What Are We Doing?
Opposing the hostile take-over of Liberty Apple Valley
Standing in a brown field that would normally be smothered in several feet of snow, Gov. Jerry Brown on Wednesday ordered cities and towns across California to cut water use by 25% as part of a sweeping set of mandatory drought restrictions, the first in state history.
The directive comes more than a year after Brown asked for a 20% voluntary cut in water use that most parts of the state have failed to attain, even as one of the most severe modern droughts drags into a fourth year. It also came on the day that water officials measured the lowest April 1 snowpack in more than 60 years of record-keeping in the Sierra Nevada.
Emphasizing that the drought could persist, Brown said Californians must change their water habits.
It’s a different world, he said.
We have to act differently.
The order focused on urban life even though agriculture accounts for roughly three quarters of Californians’ water usage. Cities have to stop watering the median strips that run down the middle of roads. The state will partner with local agencies to remove 50 million square feet of grass — the equivalent of about 1,150 football fields — and replace it with drought-tolerant landscaping.
State agencies will create a temporary rebate program to encourage homeowners to replace water-guzzling appliances with high-efficiency ones. Golf courses, campuses and cemeteries must cut their water use. New developments will have to install drip or microspray systems if they irrigate with drinking water. Water agencies will discourage water waste with higher rates and fees.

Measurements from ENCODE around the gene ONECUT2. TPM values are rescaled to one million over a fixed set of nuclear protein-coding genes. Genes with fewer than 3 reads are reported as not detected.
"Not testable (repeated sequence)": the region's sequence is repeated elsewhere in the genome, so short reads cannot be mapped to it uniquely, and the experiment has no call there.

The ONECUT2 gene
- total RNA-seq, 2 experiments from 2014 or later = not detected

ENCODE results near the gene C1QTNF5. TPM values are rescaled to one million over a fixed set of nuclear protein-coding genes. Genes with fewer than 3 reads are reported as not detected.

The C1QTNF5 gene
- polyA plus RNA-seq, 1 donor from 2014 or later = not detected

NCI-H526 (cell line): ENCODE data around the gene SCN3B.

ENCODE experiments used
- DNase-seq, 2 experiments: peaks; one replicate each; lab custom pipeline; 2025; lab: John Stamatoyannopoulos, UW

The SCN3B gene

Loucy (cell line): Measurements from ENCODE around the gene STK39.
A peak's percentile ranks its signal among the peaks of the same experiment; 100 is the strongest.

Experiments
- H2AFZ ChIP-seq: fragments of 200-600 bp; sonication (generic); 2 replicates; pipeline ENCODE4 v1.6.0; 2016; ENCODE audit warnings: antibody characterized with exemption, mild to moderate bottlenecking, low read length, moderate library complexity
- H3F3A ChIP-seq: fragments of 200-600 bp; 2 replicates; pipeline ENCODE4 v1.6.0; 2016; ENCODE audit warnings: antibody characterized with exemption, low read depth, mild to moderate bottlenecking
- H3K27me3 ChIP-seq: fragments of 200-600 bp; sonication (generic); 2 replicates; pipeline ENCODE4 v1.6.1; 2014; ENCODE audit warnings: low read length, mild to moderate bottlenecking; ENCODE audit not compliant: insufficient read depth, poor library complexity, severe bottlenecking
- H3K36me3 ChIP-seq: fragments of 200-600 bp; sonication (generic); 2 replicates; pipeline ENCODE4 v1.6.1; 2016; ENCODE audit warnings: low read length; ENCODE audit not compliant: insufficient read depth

The order aims to reduce the amount of water used statewide in urban areas in 2013 by 25%.
Some critics of Brown’s order said it didn’t do enough to address agricultural uses. Adam Scow, director of Food & Water Watch California, called the order disappointing.
The governor must save our groundwater from depletion by directing the state water board to protect groundwater as a public resource, Scow said in a statement.
Felicia Marcus, chairwoman of the State Water Resources Control Board, said the measure isn’t about
It’s about everybody having to step up in these tough times.
The water board will release draft regulations in mid-April to implement the order. It plans to approve the regulations in early May.
Marcus said local agencies will receive targets for cutting water use based on how well they’ve done so far
Most of the burden of enforcement will fall on local agencies.
If they don’t follow the governor’s order, the state can fine them as much as $10,000 a day.
Many Southern California agencies are already taking steps called for in Brown’s order. For instance, under a turf rebate program administered by the Metropolitan Water District of Southern California, spokesman Bob Muir said homeowners are planning to remove almost 89 million square feet of turf, the equivalent of more than 59,000 frontyards. It’s unclear whether Brown’s mandate for 50 million square feet of lawn replacement includes work already done by local agencies. Similarly, Los Angeles already has a tiered water-rate structure to encourage conservation.
Although Southern California water managers said it might be tough for some cities to meet the 25% target, they welcomed Brown’s action.
Source: Chris Megerian, Matt Stevens, and Bettina Boxall, Los Angeles Times